Book Review: Equal Rites

Thoughts on the wonderful, satirical book by Terry Pratchett about a young female wizard who defies the known truth that there just simply can't be such a thing.

Terry Pratchett was the wonderful author of the Discworld novels. If you haven't heard of him, or of Discworld, I can highly recommend checking them out, especially if you're a fan of Douglas Adam's The Hitchhiker's Guide to the Galaxy (wonderfully abbreviated as H2G2).  Just as H2G2 is a sci-fi comedy that's actually a philosophical book, the Discworld novels are fantasy comedies that are actually social commentaries that force you to reexamine our own world through satirical moments.

The fact the Discworld novels are set on a flat planet that sits on the backs of 4 elephants, who stand on the back of a giant turtle ambling slowly through space, should tell you all you need to know about the kind of humor and wit the books are beloved for. All of the books can be read as stand-alone novels, though there are tidbits that are shared through all. I'd start with either Equal Rites, Small Gods, Going Postal or Mort.

Equal Rites is a recent re-read; about the first female wizard and how she had to navigate a world in disbelief about it.

My main takeaways / favorite quotes:

  • "Hilta laughed like someone who had thought hard about Life and had seen the joke."

  • "Zoon tribes [a tribe of people who are generally genetically unable to lie, but recognised that this could cause great social disadvantages and so tried to pick out tribe members who were genetically more able to 'bend the truth' and called them Liars (capital L intended)] are very proud of their Liars. Other races get very annoyed about all this. They feel like the Zoon ought to have adopted more suitable titles, like "dipolmat" or "public relations officer." They feel they are poking fun at the whole thing."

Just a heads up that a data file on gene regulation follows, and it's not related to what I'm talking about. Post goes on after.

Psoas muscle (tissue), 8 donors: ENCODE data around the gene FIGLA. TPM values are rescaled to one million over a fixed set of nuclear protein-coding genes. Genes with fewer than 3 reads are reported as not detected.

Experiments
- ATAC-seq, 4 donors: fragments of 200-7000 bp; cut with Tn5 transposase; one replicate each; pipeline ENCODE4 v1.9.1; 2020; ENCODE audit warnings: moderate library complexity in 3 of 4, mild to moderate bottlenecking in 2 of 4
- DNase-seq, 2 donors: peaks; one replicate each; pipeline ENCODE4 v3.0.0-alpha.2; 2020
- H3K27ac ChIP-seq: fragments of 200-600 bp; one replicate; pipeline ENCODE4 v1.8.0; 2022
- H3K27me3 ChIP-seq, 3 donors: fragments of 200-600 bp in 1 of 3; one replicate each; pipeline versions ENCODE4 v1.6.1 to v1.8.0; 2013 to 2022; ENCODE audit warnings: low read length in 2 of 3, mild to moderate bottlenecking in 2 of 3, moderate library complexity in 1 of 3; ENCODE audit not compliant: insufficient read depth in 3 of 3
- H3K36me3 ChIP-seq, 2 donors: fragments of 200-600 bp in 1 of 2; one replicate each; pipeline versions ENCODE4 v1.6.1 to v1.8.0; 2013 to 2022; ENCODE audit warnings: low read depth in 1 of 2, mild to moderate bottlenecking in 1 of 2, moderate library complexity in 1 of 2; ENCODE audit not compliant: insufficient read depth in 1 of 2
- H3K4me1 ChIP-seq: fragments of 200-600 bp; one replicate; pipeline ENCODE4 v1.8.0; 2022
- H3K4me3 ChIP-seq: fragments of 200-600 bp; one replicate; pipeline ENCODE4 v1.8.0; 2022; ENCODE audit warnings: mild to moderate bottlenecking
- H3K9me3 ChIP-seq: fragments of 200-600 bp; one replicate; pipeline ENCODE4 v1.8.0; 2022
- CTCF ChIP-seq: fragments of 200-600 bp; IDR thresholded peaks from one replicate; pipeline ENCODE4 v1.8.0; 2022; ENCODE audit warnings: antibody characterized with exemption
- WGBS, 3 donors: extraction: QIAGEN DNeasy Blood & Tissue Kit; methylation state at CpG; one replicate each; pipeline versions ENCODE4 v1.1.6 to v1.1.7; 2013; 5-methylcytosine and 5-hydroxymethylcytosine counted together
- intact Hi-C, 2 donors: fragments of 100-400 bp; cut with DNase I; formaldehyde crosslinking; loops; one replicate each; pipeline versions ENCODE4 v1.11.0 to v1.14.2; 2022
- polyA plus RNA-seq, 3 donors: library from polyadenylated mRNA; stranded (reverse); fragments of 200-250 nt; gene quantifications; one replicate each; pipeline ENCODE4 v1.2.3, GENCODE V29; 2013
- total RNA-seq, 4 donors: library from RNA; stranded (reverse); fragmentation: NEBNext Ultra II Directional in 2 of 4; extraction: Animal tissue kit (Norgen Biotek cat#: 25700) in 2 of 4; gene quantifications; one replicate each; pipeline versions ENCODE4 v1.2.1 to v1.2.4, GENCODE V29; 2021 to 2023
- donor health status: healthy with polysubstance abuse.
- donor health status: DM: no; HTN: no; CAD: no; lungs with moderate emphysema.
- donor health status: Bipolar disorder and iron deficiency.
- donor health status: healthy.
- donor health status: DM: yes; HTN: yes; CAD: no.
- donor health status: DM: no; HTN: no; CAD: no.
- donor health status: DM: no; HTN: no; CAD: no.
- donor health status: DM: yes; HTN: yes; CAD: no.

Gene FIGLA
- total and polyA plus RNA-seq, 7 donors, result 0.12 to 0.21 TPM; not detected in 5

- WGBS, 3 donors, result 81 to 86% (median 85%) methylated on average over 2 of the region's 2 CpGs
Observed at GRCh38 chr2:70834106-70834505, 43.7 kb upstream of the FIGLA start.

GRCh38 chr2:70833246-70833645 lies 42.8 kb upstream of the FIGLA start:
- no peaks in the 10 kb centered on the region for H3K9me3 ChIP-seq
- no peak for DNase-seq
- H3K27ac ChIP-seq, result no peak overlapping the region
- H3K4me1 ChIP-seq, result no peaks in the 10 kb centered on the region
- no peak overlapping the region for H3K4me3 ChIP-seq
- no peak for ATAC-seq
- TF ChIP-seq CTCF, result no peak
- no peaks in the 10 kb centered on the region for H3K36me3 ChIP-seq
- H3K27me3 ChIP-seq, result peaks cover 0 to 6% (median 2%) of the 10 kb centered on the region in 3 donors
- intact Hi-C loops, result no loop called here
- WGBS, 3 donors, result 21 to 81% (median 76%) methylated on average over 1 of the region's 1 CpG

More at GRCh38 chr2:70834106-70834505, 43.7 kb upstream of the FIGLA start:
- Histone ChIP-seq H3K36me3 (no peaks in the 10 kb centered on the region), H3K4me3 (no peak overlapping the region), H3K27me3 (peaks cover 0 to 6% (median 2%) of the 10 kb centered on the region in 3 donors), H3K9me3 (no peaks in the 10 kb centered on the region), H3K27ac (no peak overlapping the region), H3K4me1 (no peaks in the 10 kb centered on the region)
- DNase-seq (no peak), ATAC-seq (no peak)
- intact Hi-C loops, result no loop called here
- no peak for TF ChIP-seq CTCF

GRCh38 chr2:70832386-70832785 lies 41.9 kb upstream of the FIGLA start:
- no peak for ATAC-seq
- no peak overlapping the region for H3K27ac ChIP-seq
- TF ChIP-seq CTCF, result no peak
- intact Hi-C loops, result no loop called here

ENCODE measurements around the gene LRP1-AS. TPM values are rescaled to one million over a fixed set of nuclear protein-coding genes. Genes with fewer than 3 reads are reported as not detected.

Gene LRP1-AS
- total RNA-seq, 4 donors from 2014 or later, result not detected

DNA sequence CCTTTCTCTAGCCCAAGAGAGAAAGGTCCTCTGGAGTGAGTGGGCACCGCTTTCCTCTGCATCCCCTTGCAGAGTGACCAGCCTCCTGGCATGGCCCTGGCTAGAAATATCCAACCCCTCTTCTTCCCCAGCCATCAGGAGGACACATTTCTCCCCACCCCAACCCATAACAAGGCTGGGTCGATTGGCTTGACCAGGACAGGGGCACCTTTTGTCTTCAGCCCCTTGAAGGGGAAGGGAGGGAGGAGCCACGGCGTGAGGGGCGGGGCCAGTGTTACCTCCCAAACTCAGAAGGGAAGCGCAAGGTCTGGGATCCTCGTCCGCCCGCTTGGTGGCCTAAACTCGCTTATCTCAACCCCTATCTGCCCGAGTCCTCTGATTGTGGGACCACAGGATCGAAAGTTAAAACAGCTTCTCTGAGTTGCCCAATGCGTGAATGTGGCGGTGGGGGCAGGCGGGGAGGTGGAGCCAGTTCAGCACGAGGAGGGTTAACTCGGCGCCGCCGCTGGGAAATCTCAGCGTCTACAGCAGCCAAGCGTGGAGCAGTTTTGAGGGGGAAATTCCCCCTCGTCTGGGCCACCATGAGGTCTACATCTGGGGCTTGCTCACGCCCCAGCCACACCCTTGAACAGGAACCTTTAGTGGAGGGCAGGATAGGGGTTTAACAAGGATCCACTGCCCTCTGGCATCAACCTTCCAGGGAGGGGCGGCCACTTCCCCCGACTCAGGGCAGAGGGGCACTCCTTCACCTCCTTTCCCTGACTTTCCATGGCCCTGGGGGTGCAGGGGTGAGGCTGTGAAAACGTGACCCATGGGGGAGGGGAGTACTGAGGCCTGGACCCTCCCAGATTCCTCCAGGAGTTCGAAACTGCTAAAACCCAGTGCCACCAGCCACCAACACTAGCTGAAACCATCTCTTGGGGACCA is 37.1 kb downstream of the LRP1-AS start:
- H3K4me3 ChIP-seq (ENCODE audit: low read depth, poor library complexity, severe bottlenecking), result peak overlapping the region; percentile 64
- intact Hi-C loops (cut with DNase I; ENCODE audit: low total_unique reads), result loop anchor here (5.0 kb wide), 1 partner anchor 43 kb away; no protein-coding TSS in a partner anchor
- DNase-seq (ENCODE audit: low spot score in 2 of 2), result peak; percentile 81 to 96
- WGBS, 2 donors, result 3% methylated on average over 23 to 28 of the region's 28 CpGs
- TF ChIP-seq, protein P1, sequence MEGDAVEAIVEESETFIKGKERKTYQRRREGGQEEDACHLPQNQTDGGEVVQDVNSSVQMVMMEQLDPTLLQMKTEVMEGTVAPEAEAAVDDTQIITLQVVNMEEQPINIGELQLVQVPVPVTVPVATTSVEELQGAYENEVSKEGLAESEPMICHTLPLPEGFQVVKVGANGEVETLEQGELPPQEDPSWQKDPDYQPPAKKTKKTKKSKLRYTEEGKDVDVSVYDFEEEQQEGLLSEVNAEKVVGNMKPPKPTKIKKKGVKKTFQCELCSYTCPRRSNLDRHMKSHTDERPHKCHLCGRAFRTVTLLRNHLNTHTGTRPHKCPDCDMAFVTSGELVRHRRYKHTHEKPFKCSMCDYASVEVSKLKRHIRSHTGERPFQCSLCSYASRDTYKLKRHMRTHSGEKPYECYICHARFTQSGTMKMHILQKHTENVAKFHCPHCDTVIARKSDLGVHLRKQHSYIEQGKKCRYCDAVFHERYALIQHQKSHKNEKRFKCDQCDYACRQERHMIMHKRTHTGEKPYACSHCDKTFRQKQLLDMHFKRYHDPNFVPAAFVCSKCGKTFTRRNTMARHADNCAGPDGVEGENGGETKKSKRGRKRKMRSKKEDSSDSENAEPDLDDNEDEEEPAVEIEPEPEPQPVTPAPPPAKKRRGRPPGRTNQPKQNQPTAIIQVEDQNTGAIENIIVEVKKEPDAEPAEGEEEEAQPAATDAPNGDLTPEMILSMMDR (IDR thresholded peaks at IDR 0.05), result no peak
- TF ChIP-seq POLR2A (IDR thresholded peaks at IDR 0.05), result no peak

• "If you ignore the rules people will, half the time, quietly rewrite them so they don't apply to you." [This was specifically in relation to protests that women were not allowed in a certain room in the Wizard University (which had only admitted male wizards from the beginning of time)]

  • "No, I could tell he was telling the truth. You know, Granny, you can tell how -"

"Foolish child. All you could tell was that he thought he was telling the truth. The world isn't always as people see it."

[Interesting to note the difference between someone outright lying (i.e. they don't even believe it themselves) vs someone thinking they're telling the truth. A good reminder that you should come to your own conclusions yourself about things; most people won't caveat when they merely think they're telling the truth (heresay) vs when they've fact-checked etc.]

  • "Wizards seemed to think that names were the same as things, and that if you changed the name, you changed the thing. At least, it seemed to be something like that."

  • "They both savored the strange warm glow of being much more ignorant than ordinary people, who were ignorant of only ordinary things." [This is about two wizards who feel good that they realize they don't know very much about a complicated magical theory vs. the 'ordinary' person who doesn't know about ordinary things.]

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